by Friar Thomas Bacon (David Moreno)
Orignally published in the March 1981, A.S. XV issue of the Dragonflyre, a publication of the Barony of Vatavia.
During the Middle Ages, the population could be broadly grouped into three classes: the peasants, the clergy and the nobility. The nobility could be broken down further into the ordinary knights and the barons. It was the barons in whose hands lay the land, wealth and power of Medieval Europe.
The word baron derives from the late Latin word baro, meaning a man. Also called a seigniur, the baron was, technically, any knight who held a military fief from the king. While this was no doubt true in the beginning, by the 11th and 12th centuries, the title was no longer exclusively military nor necessarily held from the king. While any vassal could be styled baron, in practice the title was reserved for the greater vassals who held land worth many knight fees and who had vassals beneath them. Dukes, counts, earls and marquises were merely higher ranking barons.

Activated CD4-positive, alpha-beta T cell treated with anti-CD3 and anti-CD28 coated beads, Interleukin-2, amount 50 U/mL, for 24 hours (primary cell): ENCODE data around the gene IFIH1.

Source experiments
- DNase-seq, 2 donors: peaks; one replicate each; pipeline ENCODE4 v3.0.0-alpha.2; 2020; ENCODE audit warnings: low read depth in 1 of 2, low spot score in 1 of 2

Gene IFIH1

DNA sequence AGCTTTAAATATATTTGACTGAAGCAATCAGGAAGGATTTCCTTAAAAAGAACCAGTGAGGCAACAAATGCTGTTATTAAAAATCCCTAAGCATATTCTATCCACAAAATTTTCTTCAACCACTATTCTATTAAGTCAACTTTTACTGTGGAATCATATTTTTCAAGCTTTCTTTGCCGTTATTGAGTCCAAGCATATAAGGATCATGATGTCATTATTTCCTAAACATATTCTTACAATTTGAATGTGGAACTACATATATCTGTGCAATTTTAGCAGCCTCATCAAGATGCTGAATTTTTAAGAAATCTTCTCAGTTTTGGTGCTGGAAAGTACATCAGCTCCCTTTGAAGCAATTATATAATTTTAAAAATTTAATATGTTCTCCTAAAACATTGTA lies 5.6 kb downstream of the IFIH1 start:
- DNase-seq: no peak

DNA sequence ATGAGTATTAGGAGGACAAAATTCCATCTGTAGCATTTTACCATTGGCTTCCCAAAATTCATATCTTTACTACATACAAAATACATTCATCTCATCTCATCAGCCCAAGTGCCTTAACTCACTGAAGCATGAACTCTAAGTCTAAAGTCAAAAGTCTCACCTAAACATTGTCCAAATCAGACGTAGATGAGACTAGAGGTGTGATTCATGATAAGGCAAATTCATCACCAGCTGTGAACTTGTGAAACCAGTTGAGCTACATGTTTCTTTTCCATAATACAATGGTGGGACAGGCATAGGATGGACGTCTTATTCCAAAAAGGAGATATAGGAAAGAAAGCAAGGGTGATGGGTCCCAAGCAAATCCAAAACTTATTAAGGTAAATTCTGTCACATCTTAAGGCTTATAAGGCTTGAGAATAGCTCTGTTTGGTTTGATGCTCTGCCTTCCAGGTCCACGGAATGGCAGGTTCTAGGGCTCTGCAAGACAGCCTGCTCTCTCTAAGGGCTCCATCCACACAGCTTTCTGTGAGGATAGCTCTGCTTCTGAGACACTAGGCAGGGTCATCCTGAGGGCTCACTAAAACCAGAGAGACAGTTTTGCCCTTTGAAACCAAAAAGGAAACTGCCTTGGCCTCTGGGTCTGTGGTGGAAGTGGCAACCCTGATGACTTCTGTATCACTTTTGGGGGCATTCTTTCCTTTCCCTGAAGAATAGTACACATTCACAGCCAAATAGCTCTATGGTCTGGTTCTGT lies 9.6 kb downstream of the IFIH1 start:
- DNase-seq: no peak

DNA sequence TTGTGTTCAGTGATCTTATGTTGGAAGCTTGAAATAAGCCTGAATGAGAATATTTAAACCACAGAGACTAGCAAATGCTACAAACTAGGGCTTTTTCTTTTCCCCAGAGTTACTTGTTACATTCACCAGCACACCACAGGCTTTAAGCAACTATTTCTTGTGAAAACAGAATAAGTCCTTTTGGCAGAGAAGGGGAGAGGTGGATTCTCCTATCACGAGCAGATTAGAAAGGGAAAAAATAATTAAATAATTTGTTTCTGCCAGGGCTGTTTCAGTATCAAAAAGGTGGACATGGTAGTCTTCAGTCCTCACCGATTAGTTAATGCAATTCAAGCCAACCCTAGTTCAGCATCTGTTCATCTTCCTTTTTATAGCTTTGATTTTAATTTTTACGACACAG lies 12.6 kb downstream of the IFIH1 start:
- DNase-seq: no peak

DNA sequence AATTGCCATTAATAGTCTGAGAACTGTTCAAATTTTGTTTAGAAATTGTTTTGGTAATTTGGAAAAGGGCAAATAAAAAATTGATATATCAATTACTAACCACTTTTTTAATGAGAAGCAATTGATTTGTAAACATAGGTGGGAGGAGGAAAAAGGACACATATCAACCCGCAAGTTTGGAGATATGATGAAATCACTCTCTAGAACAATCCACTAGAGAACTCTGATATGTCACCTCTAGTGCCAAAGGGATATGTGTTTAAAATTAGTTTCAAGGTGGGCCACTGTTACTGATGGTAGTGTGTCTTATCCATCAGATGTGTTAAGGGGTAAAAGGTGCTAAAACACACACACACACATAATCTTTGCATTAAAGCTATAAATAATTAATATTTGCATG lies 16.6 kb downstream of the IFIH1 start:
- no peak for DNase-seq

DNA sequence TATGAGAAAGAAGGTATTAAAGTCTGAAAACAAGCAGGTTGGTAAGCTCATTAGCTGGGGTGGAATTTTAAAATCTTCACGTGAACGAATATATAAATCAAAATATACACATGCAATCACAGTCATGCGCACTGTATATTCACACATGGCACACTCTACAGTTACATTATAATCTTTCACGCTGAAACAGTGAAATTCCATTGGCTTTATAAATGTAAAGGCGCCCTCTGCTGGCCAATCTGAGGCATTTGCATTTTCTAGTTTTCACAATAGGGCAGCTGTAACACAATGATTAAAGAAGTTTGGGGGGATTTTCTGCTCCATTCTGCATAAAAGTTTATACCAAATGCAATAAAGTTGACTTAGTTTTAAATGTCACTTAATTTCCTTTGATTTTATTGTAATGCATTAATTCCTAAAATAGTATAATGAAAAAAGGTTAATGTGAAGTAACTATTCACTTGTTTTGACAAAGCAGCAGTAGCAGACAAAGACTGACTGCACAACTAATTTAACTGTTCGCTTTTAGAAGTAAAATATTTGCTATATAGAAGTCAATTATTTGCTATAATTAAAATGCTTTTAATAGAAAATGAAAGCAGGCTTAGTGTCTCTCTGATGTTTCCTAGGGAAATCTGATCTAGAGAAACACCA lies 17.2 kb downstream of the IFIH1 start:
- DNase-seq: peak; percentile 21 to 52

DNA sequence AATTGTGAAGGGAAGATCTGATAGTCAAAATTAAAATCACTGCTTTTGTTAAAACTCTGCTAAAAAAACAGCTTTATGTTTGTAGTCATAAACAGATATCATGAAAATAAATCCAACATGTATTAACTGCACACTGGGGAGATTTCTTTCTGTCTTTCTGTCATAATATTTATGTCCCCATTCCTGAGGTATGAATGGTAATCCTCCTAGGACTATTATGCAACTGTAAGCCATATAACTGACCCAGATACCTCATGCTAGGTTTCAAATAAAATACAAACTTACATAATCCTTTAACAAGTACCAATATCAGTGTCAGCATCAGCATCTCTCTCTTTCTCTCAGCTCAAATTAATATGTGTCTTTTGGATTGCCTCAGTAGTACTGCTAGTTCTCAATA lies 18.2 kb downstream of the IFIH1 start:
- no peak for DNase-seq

It was the fief that distinguished the baron from the chevalier. The fief had its origins in the Carolingian Empire and was directly connected with the rise of mounted, armored knights. Ownership of a horse and armour was expensive and training to use them was time consuming. As a result, the ordinary freemen were unable to afford them. To supply their armies with the needed knights, the Carolingians granted benefices to their vassals to supply the income to maintain their status as knights. This benefice later became the fief.
It should be noted that the fief was a unit of income, usually generated by agricultural produce. The manor system of agriculture with its collective farming was contemporary with but separate from the holding of fiefs.
Originally, the fief was a personal grant from the king to a vassal on the premise that the vassal would supply so many knights (and himself) upon the king’s request. If the vassal failed in his obligations, the king could take back the fief. Nor was the king obligated to give the fief to the vassal’s heir upon his death. The course of events soon modified the actual practice. It quickly became custom for the fief to be passed to the son and, by the end of the tenth century, the fief had become hereditary. Even so, the heir still had to pay homage to the king and be invested with the fief. In addition, the heir usually paid a relief to the king.